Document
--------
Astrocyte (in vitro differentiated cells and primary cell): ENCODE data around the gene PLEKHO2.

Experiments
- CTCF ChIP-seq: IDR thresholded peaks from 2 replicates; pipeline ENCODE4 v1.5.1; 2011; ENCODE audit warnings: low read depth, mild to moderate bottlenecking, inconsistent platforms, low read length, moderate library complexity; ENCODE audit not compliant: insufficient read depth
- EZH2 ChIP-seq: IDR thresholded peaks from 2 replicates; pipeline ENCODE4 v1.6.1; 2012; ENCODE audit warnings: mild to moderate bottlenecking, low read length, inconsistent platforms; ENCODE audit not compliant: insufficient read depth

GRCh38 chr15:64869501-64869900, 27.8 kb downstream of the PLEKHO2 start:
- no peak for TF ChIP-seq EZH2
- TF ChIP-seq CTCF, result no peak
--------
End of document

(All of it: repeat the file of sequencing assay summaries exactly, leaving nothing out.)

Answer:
Astrocyte (in vitro differentiated cells and primary cell): ENCODE data around the gene PLEKHO2.

Experiments
- CTCF ChIP-seq: IDR thresholded peaks from 2 replicates; pipeline ENCODE4 v1.5.1; 2011; ENCODE audit warnings: low read depth, mild to moderate bottlenecking, inconsistent platforms, low read length, moderate library complexity; ENCODE audit not compliant: insufficient read depth
- EZH2 ChIP-seq: IDR thresholded peaks from 2 replicates; pipeline ENCODE4 v1.6.1; 2012; ENCODE audit warnings: mild to moderate bottlenecking, low read length, inconsistent platforms; ENCODE audit not compliant: insufficient read depth

GRCh38 chr15:64869501-64869900, 27.8 kb downstream of the PLEKHO2 start:
- no peak for TF ChIP-seq EZH2
- TF ChIP-seq CTCF, result no peak